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A role for milk proteins in cancer prevention

Authors: Peter W. Parodi

Abstract:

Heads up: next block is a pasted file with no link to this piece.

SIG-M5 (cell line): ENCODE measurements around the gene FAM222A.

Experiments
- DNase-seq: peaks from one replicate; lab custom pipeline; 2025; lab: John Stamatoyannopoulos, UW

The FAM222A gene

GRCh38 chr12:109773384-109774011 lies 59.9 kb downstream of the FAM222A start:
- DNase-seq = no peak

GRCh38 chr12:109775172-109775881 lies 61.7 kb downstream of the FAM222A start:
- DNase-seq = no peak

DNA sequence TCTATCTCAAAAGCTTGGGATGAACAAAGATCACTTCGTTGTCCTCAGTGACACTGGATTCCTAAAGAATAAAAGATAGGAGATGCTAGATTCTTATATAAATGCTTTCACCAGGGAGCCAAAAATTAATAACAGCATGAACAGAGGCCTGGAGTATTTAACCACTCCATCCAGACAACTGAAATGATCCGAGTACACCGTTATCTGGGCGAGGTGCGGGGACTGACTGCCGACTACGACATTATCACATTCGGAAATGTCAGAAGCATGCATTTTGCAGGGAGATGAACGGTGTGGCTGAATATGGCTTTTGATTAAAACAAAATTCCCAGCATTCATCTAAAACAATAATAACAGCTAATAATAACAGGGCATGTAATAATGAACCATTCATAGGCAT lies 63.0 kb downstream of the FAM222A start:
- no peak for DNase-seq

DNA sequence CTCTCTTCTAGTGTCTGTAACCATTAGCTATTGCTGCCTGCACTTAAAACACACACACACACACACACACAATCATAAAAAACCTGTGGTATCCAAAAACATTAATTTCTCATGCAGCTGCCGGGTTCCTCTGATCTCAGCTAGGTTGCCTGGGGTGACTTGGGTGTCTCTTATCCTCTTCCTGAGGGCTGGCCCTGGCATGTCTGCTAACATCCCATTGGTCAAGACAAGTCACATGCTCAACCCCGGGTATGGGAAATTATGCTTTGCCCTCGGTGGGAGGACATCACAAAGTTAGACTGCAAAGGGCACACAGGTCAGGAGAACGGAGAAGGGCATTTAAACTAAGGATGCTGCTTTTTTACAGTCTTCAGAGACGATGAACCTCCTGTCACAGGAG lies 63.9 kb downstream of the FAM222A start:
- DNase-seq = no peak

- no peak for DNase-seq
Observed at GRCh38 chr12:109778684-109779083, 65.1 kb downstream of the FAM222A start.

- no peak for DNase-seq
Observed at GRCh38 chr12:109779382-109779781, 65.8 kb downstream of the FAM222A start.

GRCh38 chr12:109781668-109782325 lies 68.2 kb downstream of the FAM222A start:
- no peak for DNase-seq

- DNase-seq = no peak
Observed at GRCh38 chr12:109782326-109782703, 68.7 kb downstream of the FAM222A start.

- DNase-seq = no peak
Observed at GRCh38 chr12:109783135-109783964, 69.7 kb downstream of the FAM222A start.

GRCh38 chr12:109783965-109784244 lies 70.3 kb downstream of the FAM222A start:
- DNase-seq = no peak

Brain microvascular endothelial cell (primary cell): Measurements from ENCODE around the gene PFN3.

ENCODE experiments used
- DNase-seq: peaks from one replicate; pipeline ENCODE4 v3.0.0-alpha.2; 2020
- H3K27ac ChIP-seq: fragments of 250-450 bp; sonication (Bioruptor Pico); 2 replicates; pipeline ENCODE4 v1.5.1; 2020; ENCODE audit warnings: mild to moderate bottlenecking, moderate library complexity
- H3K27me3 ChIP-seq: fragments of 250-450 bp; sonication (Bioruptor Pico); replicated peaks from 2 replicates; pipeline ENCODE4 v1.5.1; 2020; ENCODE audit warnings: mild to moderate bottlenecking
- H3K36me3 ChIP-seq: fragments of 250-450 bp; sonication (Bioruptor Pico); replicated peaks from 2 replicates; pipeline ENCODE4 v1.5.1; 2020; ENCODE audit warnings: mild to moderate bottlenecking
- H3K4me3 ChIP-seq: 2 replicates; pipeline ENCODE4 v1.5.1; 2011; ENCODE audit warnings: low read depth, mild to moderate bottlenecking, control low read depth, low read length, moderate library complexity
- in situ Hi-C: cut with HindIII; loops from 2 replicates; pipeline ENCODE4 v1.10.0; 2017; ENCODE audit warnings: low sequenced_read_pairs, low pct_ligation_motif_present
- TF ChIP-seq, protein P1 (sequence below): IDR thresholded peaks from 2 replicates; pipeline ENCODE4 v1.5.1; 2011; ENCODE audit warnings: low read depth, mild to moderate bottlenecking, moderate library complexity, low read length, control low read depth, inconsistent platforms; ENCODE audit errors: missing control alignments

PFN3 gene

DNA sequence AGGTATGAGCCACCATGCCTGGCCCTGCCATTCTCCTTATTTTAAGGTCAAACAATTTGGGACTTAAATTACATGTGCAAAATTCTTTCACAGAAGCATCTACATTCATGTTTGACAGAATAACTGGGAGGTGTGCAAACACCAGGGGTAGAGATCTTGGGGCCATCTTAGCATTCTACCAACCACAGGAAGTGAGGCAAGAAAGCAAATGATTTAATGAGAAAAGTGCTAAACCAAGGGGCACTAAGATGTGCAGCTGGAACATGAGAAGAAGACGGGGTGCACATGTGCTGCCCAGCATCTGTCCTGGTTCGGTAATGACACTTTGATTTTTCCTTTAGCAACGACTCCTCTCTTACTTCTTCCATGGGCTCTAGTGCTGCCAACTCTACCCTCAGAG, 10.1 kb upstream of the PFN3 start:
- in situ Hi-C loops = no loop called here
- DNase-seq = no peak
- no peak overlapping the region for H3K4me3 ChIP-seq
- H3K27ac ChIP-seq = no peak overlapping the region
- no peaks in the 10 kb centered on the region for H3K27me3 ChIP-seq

Evidence from animal and cell culture studies suggests that milk proteins, especially those associated with whey, have anti-carcinogenic properties. These properties appear to be related to components rich in the sulphur amino acids cysteine and methionine and containing the γ-glutamylcysteine residue which makes cysteine readily bioavailable for synthesis of glutathione, a strong xenobiotic deactivating and anti-neoplastic agent. Methionine, which can also be utilised for glutathione synthesis in times of cysteine deficiency, is also important as a methyl donor. Hypomethylation of DNA is an important risk factor for cancer at a number of sites. The provision of glutathione precursors by whey proteins may, at least in part, explain the ability of dietary whey protein to enhance both humoral and cell-mediated immune responses in laboratory animals. The whey protein fraction contains a number of high-affinity binding proteins that bind iron, folic acid, vitamin B12, riboflavin, retinol and vitamin D. Binding of iron by lactoferrin may make this potential pro-carcinogen unavailable for intestinal damage, whereas the vitamin Bbinding proteins make their vitamins (potential anti-cancer agents) more bioavailable and protect them from utilisation by intestinal micro-organisms. Whey also contains growth factors (transforming growth factor-β and basic fibroblast growth factor) and an inhibitor (mammary-derived growth inhibitor) with anti-cancer action at extremely low concentrations. These compounds may survive digestion in sufficient quantities to generate a physiological response. The anticancer properties of the membrane phospholipid sphingomyelin, a strong tumour suppressor lipid, associated with whey protein concentrate and skim milk powder, and the calcium content of the products, should be taken into consideration when assessing the role of milk proteins in cancer prevention.

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